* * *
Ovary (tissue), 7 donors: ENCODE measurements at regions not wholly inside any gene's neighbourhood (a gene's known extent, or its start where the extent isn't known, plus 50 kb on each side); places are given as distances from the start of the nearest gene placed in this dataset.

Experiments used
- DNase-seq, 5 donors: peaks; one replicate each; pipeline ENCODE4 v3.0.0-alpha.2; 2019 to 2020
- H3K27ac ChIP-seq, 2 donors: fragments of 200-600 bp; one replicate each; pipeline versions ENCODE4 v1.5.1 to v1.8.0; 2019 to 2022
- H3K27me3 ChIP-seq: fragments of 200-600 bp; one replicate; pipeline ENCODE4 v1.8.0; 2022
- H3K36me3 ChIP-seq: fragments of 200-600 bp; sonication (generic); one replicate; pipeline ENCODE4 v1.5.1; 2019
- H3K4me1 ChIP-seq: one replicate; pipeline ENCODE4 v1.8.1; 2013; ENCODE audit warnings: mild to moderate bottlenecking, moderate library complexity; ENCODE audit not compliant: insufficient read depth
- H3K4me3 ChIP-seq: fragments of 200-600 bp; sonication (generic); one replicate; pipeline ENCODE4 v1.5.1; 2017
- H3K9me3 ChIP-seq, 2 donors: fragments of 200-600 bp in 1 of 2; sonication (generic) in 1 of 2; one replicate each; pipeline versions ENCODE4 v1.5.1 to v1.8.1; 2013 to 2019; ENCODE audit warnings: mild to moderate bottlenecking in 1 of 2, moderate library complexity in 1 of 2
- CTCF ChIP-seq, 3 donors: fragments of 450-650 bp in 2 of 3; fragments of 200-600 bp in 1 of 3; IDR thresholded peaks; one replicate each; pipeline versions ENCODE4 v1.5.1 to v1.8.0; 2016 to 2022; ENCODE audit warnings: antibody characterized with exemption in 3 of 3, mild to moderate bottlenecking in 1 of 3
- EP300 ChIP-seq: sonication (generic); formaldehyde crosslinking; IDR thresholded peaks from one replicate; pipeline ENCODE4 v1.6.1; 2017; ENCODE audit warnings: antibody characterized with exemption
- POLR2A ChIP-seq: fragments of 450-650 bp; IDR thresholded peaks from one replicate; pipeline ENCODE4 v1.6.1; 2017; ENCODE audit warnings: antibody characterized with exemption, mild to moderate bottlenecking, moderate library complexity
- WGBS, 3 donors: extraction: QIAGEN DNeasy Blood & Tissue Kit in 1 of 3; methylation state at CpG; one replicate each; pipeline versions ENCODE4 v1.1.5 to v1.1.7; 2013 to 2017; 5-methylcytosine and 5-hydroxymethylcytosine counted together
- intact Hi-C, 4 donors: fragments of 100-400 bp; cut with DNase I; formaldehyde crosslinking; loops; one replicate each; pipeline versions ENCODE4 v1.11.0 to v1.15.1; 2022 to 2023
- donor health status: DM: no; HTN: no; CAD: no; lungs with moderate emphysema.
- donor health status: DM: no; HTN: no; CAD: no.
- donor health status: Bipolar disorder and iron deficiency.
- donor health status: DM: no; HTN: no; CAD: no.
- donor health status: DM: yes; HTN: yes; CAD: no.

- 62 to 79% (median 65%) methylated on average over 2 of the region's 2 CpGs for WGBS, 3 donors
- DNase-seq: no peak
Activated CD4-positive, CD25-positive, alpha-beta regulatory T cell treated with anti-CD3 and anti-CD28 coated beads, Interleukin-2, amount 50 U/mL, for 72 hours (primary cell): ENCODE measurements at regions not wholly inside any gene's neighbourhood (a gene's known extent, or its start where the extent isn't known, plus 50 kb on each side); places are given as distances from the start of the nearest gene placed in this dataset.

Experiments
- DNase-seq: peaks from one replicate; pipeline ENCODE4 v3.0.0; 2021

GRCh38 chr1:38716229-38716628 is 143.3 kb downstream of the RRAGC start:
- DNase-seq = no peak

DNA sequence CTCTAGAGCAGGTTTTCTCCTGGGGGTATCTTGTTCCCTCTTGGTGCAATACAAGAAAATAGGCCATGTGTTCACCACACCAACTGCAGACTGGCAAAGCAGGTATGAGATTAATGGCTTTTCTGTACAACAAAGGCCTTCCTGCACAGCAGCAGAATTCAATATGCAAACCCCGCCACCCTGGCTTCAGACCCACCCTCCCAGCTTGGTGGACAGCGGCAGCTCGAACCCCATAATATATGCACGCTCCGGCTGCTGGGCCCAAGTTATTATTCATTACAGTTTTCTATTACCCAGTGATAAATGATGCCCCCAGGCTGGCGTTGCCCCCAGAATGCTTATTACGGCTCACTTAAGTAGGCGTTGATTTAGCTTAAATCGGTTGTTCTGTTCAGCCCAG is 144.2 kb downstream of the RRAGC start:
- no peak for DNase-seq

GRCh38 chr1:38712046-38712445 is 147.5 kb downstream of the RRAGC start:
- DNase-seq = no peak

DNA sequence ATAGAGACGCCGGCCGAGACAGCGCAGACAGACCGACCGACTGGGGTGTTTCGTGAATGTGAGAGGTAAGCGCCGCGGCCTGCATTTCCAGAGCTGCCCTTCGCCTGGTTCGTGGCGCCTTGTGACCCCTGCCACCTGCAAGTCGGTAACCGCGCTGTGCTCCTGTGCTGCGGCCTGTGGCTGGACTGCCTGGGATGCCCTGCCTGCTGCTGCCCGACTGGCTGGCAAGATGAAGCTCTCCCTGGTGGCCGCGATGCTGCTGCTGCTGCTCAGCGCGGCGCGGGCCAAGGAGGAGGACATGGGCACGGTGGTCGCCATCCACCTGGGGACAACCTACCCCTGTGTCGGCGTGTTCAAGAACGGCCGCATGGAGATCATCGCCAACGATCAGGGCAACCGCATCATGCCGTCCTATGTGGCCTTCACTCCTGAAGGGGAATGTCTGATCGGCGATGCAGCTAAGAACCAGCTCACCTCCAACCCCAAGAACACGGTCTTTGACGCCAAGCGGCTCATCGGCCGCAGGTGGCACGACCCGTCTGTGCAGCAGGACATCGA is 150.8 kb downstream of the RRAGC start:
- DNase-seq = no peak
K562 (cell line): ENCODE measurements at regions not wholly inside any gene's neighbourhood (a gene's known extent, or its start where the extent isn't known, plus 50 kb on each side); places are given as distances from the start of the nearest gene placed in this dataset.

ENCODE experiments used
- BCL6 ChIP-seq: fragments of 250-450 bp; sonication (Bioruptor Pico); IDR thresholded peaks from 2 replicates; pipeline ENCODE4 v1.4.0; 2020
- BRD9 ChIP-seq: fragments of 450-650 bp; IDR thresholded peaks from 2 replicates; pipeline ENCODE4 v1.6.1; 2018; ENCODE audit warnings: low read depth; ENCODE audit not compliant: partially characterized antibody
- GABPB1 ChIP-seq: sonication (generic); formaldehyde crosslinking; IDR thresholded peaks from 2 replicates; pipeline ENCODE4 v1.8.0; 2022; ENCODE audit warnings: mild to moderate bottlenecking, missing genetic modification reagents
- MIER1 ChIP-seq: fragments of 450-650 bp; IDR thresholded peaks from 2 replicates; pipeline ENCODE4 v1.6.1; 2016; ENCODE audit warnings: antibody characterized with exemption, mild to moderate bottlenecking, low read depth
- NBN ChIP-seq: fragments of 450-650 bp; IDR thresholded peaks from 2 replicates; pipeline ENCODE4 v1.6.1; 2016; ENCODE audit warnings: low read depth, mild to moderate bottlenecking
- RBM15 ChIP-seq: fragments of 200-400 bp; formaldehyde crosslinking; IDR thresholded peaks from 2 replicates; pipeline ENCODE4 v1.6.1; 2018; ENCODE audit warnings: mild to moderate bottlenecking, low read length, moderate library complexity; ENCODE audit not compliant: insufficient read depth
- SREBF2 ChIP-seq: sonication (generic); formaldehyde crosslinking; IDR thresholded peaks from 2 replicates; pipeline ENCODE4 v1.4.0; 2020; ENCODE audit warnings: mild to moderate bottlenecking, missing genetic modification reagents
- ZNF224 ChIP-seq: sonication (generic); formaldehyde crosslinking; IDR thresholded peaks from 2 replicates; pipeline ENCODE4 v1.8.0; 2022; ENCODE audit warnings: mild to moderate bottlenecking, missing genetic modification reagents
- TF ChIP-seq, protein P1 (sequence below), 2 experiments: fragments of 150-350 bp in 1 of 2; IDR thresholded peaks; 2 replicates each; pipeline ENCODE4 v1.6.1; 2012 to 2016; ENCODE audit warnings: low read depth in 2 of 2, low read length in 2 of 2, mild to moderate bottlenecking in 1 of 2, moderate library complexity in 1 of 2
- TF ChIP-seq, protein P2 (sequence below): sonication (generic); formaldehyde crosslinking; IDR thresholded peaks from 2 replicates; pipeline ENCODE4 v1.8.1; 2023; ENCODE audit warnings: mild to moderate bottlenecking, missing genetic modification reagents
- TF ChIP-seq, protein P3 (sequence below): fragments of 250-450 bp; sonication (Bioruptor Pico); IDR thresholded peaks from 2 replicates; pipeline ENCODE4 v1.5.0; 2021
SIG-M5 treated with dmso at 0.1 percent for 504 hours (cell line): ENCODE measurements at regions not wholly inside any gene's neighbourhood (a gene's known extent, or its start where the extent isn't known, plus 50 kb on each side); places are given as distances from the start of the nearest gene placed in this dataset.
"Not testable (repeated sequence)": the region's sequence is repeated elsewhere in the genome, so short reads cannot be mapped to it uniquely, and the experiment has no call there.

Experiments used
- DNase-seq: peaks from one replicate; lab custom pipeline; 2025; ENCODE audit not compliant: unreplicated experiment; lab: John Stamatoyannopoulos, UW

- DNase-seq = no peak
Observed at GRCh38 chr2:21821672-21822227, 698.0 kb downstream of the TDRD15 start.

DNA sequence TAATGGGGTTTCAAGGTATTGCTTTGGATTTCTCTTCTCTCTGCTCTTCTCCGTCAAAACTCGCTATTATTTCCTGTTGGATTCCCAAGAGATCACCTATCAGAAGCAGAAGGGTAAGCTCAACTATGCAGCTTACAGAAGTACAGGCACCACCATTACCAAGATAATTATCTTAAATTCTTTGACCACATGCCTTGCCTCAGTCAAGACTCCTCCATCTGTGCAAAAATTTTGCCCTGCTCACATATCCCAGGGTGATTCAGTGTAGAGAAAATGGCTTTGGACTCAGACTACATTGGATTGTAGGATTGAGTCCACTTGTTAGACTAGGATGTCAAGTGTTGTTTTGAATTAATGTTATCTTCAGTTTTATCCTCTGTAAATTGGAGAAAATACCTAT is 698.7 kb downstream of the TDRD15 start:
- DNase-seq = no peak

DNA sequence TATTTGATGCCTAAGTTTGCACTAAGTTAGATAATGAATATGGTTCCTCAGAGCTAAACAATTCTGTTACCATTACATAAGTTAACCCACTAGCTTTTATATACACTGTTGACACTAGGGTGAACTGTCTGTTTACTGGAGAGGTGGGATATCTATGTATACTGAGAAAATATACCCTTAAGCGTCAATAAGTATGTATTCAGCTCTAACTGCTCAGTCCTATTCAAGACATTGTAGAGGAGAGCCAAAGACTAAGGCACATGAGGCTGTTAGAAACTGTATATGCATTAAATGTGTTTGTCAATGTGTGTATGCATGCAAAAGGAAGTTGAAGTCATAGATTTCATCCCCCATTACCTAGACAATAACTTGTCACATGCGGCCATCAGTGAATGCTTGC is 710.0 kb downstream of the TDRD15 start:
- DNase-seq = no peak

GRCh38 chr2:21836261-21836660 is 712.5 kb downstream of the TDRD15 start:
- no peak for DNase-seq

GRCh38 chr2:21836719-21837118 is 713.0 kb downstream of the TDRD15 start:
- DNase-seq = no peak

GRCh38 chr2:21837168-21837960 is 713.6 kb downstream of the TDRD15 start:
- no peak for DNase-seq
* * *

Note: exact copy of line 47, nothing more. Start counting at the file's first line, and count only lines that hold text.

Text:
"Not testable (repeated sequence)": the region's sequence is repeated elsewhere in the genome, so short reads cannot be mapped to it uniquely, and the experiment has no call there.